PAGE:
It was a shocking afternoon in legal and political circles as Michael Cohen, longtime personal attorney for Donald Trump, pleaded guilty on eight felony counts including violations of campaign-finance law. The campaign-finance charge in question is related, allegedly, to the Stormy Daniels payout of $130,000 from Cohen on behalf of Donald Trump. However, due to the way that Cohen pleaded, he is not directly implicating Trump by name in the process of such campaign-finance violations.
The Atlantic picks up the story and asks what this means for the President:
The plea on eight felony counts, entered Tuesday afternoon in federal court in Manhattan, is the culmination of an investigation by the U.S. attorney for the Southern District of New York that became public in April, when the FBI raided Cohen’s office, home, and a hotel room where he was staying. In reality, the story runs back even further, to payments that Cohen arranged in 2016 to Stormy Daniels and Karen McDougal, the two women who alleged affairs with Trump. Cohen has not agreed to cooperate with prosecutors, but reportedly decided to enter a plea to save himself public exposure and the cost of defending himself.
If not for Cohen’s connection to Trump, Tuesday’s plea would barely crack the news consciousness—just another small-time white-collar criminal. But because Cohen was close to the president and worked at the Trump Organization from 2006 until after the election, the case has been closely watched as a possible augur of Trump’s various legal troubles. The most important takeaway Tuesday is that the president’s own former personal attorney pleaded guilty to breaking campaign-finance laws at his alleged direction.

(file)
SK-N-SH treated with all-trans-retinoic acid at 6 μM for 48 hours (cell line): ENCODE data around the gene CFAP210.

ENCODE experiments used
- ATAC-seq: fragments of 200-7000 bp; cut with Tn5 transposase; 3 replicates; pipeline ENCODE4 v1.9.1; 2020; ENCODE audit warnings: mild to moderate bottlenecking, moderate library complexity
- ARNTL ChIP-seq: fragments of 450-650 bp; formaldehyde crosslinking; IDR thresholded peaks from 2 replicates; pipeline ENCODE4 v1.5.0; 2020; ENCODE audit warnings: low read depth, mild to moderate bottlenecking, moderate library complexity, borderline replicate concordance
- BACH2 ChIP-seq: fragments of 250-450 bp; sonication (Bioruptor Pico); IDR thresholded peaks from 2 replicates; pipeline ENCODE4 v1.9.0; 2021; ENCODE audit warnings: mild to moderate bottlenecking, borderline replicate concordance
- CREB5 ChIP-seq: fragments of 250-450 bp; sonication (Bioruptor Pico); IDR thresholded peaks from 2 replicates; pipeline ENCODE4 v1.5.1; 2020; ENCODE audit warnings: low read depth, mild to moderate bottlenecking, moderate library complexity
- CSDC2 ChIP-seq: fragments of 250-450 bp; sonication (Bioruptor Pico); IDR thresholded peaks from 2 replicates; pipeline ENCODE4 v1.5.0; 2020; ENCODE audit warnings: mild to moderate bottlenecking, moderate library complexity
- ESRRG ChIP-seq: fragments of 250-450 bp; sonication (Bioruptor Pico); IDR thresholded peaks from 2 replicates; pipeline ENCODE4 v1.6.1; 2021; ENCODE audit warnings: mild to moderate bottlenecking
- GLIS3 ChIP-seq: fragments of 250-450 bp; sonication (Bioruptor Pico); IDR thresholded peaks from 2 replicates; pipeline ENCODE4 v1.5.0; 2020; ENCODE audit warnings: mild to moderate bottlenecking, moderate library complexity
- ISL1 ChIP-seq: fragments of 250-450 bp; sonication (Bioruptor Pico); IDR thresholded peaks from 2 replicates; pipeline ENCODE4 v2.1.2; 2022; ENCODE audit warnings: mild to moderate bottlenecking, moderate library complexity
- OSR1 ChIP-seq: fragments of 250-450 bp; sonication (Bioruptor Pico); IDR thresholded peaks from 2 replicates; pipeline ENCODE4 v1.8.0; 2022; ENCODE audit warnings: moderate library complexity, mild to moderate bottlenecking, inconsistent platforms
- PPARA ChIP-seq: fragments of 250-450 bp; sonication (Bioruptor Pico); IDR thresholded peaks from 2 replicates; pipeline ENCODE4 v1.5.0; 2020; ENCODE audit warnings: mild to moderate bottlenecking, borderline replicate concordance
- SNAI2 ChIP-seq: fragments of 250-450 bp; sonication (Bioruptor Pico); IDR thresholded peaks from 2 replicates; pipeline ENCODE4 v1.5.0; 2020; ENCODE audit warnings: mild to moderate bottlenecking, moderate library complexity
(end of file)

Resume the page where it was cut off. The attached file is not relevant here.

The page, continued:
The news probably could have been even worse for the president. Cohen’s decision to plead guilty without cooperation may be a relief for Trump. It could mean that Cohen decided he didn’t want to try to give prosecutors damaging information about the president, or that they determined he didn’t have any useful information to offer. (Former acting Solicitor General Neal Katyal notes that Cohen could still cooperate at later stages.) Either way, the plea deal means there won’t be a public trial where evidence about Trump’s payments to Daniels and McDougal would be revealed.
I emphasized the important part on the question of how this may tie to the President. At the moment, the issue remains with Cohen, but that could be temporary. We will know soon as things move forward.
On an entirely separate yet similar front, former Trump campaign chairman, Paul Manafort, was found guilty today on eight counts of various fraud charges in a courtroom in Alexandria, Virginia. The story from CNN:
President Donald Trump’s former campaign chairman Paul Manafort has been found guilty on eight counts of financial crimes, a major victory for special counsel Robert Mueller.
But jurors were unable to reach a verdict on 10 charges, and Judge T.S. Ellis declared a mistrial on those counts.
Manafort was found guilty of five tax fraud charges, one charge of hiding foreign bank accounts and two counts of bank fraud. He faces a maximum of 80 years in prison.
The news came at the same time Trump’s former lawyer Michael Cohen was in a New York federal court to plead guilty to multiple counts of campaign finance violations, tax fraud and bank fraud.
White House press secretary Sarah Sanders did not have immediate comment on the two actions.
“I don’t have anything for you on that,” she said.
Manafort was charged with 18 counts of tax evasion, bank fraud and hiding foreign bank accounts in the first case Mueller brought to trial as part of the investigation into Russian interference in the 2016 US election.
The Manafort guilty verdict probably means less for Trump directly since the charges stem from Manafort’s dealings which predated his time working for the Trump campaign.
Both the Cohen and Manafort cases are ongoing and the sentencing phase for each of them are scheduled for the weeks ahead.